by Darrel Cline (darrelcline biblical-thinking.org)
Chapter # 6 Paragraph # 1 Study # 3 September 8, 2013 Dayton, Texas
3 For if a man think himself to be something, when he is nothing, he deceiveth himself.
4 But let every man prove his own work, and then shall he have rejoicing in himself alone, and not in another.
5 For every man shall bear his own burden.
1901 ASV Translation:
3 For if a man thinketh himself to be something when he is nothing, he deceiveth himself.
4 But let each man prove his own work, and then shall he have his glorying in regard of himself alone, and not of his neighbor.
5 For each man shall bear his own burden.
I. Paul's Declaration of "Nothingness".
A. Paul is clearly anticipating a certain level of arrogance in some of those to whom he writes.
1. The "setting" for this anticipation is his instruction for the restoration of the "overcome".
2. That "setting" includes the cautionary words: "...considering thyself lest thou also be tempted".
3. It seems apparent that Paul is anticipating the possibility that it will be the "legalists" among his readers who will "jump on" his instruction with alacrity. They are, after all, the root problem in Galatia and it would be natural for them to be critical and condemning of any who happened to be tempted into sin and guilt.
B. His words are "If anyone thinks (himself) to be something when he is nothing...".
1. He accomplishes two things here simultaneously, walking a tightrope: he squashes the inclination of the self-righteous; and he reveals the most fundamental issue of the "attitude" of "the spiritual" to be that of "self-nothingness".
a. The "tightrope" is this: when a person "thinks" he/she is "something", he/she will act in the flesh, and when he/she "thinks" he/she is "nothing", he/she will be sorely tempted to simply do nothing for the fallen brother/sister because "nothings" are unqualified to do "something".
b. There is pride in both of these responses. Those who think they are "something" when they are not are easily seen as "proud". Those who think they are "nothing" are sorely tempted to dismiss Paul's fundamental doctrine of God's use of the weak to confound the wise. It is only when we are "nothing" that we can be useful to God to permit His use of our bodies (particularly our tongues) to express Himself. He is all and in all and we have a desperate need to understand this. There is just as much "pride" in the unbelieving dismissal of God's willingness to use the "nothings" to accomplish "something" as there is in the proud assumption that a person is ever "something".
2. His words run completely contrary to modern pseudo-psychology wherein we must have "a good self image" in order to be productive people.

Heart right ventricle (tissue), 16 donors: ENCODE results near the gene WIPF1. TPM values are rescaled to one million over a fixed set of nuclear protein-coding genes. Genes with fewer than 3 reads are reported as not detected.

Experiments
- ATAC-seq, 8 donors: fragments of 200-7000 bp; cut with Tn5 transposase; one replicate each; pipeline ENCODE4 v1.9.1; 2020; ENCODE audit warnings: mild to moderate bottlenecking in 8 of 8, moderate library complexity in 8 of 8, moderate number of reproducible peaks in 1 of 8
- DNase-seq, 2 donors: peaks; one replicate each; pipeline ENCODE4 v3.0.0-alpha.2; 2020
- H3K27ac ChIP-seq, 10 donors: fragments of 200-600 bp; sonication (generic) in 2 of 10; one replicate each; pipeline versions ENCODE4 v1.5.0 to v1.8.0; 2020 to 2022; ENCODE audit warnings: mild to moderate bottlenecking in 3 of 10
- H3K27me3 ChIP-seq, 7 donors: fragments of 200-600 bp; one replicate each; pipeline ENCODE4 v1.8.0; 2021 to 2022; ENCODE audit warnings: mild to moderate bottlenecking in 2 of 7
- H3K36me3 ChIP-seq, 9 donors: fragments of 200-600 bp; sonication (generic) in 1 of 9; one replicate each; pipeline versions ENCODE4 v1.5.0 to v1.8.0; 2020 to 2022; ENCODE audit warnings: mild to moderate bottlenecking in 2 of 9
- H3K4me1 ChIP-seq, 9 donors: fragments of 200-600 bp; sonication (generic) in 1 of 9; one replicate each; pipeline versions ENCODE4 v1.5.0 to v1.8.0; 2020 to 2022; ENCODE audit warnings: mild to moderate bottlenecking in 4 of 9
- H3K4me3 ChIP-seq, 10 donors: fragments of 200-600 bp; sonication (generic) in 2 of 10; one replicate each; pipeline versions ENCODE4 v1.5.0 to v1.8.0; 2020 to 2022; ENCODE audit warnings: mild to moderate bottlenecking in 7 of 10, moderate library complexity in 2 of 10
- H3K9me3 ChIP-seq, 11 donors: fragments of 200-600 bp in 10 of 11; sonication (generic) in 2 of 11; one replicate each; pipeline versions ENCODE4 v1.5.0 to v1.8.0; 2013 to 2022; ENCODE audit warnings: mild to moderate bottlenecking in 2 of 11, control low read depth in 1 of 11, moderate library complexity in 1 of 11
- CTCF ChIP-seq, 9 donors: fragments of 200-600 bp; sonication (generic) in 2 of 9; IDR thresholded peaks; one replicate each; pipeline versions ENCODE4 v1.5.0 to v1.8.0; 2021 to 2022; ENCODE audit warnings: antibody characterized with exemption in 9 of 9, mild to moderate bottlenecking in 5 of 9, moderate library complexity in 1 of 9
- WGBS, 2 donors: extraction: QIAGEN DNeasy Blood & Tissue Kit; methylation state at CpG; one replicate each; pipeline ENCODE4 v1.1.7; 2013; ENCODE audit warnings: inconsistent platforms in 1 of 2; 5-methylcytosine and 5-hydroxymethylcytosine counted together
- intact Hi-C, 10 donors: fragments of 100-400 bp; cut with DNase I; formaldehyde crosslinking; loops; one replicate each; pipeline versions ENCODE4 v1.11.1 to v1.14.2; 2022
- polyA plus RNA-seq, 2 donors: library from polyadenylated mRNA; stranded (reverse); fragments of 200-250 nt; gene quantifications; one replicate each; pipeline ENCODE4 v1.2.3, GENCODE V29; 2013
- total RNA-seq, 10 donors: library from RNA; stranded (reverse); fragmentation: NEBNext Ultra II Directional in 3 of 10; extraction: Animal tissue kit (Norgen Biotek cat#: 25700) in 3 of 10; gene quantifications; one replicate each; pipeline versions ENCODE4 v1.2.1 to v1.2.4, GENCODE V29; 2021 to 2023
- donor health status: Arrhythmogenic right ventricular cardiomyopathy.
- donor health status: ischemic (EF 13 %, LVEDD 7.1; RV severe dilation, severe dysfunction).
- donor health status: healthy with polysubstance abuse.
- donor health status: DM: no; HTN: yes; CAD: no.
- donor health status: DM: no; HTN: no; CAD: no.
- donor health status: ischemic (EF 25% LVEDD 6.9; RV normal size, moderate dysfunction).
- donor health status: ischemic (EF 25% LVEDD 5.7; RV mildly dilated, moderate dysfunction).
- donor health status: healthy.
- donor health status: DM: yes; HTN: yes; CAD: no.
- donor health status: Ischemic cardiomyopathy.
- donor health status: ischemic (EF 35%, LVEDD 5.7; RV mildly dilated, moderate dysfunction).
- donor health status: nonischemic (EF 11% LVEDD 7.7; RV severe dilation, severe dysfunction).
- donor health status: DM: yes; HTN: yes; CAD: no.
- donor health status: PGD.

a. The bottom line: human beings are "nothing".
b. The major "hit": the human spirit longs for "recognition" and this statement makes such a thing impossible on the basis of "being" or "doing".
C. The "nothingness" of human beings.
1. What, exactly, does Paul mean here? That Christ was crucified for "nothings"? That God's love for human beings is a love for "nothings"?
2. The specific context is the issue of people being exhorted to "bear one another's burdens" in the specific context of believers getting overwhelmed by their own transgressions. These very specific issues raise certain fundamental theological realities. The Scriptures never present human beings as independent agents (a most basic and fundamental implication of being a "creature" -- creatures are, by definition, dependent for the simple reason that not even God can create "God" and He, alone, needs no one else).
3. This leads to a very solid conclusion: no "creature" can "be" or "do" as a "something of independent status". This means that no one can ever legitimately view him/her self as the significant element in the being or doing in which he/she is involved. Even the evil is rooted in "another" to a significant degree so that even the wicked cannot boast of their actions.
4. Therefore: "being nothing" specifically means "being totally without any basis for any sense of personal superiority".
a. Thus, God can legitimately "love" to a phenomenal degree (up to, and including, the death of Himself in the sense of the Cross) persons who are "nothings" because that "nothingness" has "nothing" to do with a person's intrinsic "value". Any who attempt to make "value" a "production-based" reality are completely void of biblical understanding. We are absolutely incapable of "production", but the biblical claim is that God "loves" us. His "love", then, is not rooted in what we can do.
b. For human beings, for whom all "value" is rooted in what another can "do" for them, this is beyond comprehension; but for God, since "value" is not rooted in what a creature can "do" for Him, "value" is rooted in a different soil than "performance".
II. Paul's Use of "Deceiveth".
A. This is the only place in the New Testament this particular verb is found. Its noun form is found in Titus 1:10.
B. The etymology of the word indicates the misleading of the "understanding" so that one is found going down a false path.